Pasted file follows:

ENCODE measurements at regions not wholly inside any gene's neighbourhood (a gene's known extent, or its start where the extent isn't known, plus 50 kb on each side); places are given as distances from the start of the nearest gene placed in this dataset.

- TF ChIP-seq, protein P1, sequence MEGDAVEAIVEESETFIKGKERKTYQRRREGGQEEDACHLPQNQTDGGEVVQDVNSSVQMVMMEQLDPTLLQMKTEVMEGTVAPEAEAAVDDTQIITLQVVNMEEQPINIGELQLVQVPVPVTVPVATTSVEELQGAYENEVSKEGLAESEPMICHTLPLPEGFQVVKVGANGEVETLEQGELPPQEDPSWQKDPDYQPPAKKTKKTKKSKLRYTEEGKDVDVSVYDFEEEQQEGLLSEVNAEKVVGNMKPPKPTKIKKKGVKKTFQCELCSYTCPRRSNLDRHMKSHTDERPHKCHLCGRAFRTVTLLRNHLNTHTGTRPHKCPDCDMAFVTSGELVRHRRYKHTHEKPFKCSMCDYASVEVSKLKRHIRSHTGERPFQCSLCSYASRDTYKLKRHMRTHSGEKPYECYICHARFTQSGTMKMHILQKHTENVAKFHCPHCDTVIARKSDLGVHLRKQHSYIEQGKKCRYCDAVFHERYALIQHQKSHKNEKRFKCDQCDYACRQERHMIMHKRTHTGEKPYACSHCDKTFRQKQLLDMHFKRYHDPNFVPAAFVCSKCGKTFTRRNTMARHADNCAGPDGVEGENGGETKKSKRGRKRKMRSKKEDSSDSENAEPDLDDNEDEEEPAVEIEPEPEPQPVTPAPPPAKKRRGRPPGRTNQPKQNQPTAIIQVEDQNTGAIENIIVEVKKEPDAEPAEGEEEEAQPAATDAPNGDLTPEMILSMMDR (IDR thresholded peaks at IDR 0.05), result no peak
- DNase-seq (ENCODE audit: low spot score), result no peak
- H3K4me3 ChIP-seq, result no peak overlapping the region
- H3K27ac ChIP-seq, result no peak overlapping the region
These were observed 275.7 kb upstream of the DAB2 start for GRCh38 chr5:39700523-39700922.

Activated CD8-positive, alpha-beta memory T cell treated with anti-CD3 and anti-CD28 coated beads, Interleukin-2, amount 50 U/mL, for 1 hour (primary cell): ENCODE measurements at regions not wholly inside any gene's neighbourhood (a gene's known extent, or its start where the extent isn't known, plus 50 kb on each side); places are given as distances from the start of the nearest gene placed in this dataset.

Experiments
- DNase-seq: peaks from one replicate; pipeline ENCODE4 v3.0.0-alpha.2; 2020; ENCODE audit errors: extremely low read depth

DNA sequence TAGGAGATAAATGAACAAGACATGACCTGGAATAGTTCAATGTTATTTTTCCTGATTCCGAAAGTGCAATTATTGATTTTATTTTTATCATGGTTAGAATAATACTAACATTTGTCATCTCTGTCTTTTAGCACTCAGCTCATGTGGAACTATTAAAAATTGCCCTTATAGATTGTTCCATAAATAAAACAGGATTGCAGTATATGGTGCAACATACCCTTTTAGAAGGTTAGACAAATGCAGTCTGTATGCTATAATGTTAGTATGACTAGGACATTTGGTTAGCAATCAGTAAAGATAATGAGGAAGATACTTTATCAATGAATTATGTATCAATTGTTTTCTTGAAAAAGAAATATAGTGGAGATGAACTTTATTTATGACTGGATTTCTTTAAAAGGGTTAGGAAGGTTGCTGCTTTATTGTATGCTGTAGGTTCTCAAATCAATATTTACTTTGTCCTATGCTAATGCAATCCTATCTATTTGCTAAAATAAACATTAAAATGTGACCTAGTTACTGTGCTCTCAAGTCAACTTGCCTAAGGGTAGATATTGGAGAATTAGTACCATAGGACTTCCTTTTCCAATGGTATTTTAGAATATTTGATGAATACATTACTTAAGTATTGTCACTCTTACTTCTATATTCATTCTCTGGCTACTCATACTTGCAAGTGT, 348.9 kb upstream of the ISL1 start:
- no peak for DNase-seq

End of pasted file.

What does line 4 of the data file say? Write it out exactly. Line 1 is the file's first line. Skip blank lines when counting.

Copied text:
- H3K4me3 ChIP-seq, result no peak overlapping the region